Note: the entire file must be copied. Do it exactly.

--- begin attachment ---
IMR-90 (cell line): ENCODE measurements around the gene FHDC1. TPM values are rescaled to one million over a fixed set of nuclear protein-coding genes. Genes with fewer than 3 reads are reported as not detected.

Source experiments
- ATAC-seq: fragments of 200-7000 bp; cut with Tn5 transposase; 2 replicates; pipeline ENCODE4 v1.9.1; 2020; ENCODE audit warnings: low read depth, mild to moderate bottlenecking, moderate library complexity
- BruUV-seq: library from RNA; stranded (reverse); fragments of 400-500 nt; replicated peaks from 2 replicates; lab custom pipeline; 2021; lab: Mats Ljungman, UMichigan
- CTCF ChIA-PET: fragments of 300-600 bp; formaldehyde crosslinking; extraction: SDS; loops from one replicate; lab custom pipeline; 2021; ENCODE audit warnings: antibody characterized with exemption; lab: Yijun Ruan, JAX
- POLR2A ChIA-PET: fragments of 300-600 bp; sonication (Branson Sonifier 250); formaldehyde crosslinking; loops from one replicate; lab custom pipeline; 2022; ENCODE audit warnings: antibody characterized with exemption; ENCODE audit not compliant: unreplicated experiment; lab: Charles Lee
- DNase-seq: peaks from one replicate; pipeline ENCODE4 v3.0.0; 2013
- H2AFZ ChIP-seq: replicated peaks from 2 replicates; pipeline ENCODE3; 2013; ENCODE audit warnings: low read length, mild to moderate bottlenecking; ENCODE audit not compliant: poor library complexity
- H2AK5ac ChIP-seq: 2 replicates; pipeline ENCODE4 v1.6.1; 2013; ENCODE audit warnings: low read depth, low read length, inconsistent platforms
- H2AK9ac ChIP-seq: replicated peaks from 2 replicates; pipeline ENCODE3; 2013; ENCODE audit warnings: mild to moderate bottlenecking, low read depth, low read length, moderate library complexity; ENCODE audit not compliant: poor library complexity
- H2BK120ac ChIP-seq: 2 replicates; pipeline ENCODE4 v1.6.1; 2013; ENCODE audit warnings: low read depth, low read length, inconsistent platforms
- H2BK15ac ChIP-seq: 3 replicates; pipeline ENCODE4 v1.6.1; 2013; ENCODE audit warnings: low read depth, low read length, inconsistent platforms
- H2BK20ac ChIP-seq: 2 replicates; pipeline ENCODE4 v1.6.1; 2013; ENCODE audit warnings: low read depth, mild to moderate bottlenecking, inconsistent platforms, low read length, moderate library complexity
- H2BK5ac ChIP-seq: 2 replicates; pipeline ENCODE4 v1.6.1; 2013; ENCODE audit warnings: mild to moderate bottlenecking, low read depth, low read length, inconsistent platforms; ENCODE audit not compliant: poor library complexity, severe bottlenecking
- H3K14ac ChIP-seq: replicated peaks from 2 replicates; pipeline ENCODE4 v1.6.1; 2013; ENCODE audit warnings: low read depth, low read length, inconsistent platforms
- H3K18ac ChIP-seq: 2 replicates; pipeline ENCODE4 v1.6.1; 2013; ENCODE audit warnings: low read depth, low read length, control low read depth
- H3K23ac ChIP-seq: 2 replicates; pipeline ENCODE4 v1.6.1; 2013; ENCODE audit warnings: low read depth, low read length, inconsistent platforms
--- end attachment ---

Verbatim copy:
IMR-90 (cell line): ENCODE measurements around the gene FHDC1. TPM values are rescaled to one million over a fixed set of nuclear protein-coding genes. Genes with fewer than 3 reads are reported as not detected.

Source experiments
- ATAC-seq: fragments of 200-7000 bp; cut with Tn5 transposase; 2 replicates; pipeline ENCODE4 v1.9.1; 2020; ENCODE audit warnings: low read depth, mild to moderate bottlenecking, moderate library complexity
- BruUV-seq: library from RNA; stranded (reverse); fragments of 400-500 nt; replicated peaks from 2 replicates; lab custom pipeline; 2021; lab: Mats Ljungman, UMichigan
- CTCF ChIA-PET: fragments of 300-600 bp; formaldehyde crosslinking; extraction: SDS; loops from one replicate; lab custom pipeline; 2021; ENCODE audit warnings: antibody characterized with exemption; lab: Yijun Ruan, JAX
- POLR2A ChIA-PET: fragments of 300-600 bp; sonication (Branson Sonifier 250); formaldehyde crosslinking; loops from one replicate; lab custom pipeline; 2022; ENCODE audit warnings: antibody characterized with exemption; ENCODE audit not compliant: unreplicated experiment; lab: Charles Lee
- DNase-seq: peaks from one replicate; pipeline ENCODE4 v3.0.0; 2013
- H2AFZ ChIP-seq: replicated peaks from 2 replicates; pipeline ENCODE3; 2013; ENCODE audit warnings: low read length, mild to moderate bottlenecking; ENCODE audit not compliant: poor library complexity
- H2AK5ac ChIP-seq: 2 replicates; pipeline ENCODE4 v1.6.1; 2013; ENCODE audit warnings: low read depth, low read length, inconsistent platforms
- H2AK9ac ChIP-seq: replicated peaks from 2 replicates; pipeline ENCODE3; 2013; ENCODE audit warnings: mild to moderate bottlenecking, low read depth, low read length, moderate library complexity; ENCODE audit not compliant: poor library complexity
- H2BK120ac ChIP-seq: 2 replicates; pipeline ENCODE4 v1.6.1; 2013; ENCODE audit warnings: low read depth, low read length, inconsistent platforms
- H2BK15ac ChIP-seq: 3 replicates; pipeline ENCODE4 v1.6.1; 2013; ENCODE audit warnings: low read depth, low read length, inconsistent platforms
- H2BK20ac ChIP-seq: 2 replicates; pipeline ENCODE4 v1.6.1; 2013; ENCODE audit warnings: low read depth, mild to moderate bottlenecking, inconsistent platforms, low read length, moderate library complexity
- H2BK5ac ChIP-seq: 2 replicates; pipeline ENCODE4 v1.6.1; 2013; ENCODE audit warnings: mild to moderate bottlenecking, low read depth, low read length, inconsistent platforms; ENCODE audit not compliant: poor library complexity, severe bottlenecking
- H3K14ac ChIP-seq: replicated peaks from 2 replicates; pipeline ENCODE4 v1.6.1; 2013; ENCODE audit warnings: low read depth, low read length, inconsistent platforms
- H3K18ac ChIP-seq: 2 replicates; pipeline ENCODE4 v1.6.1; 2013; ENCODE audit warnings: low read depth, low read length, control low read depth
- H3K23ac ChIP-seq: 2 replicates; pipeline ENCODE4 v1.6.1; 2013; ENCODE audit warnings: low read depth, low read length, inconsistent platforms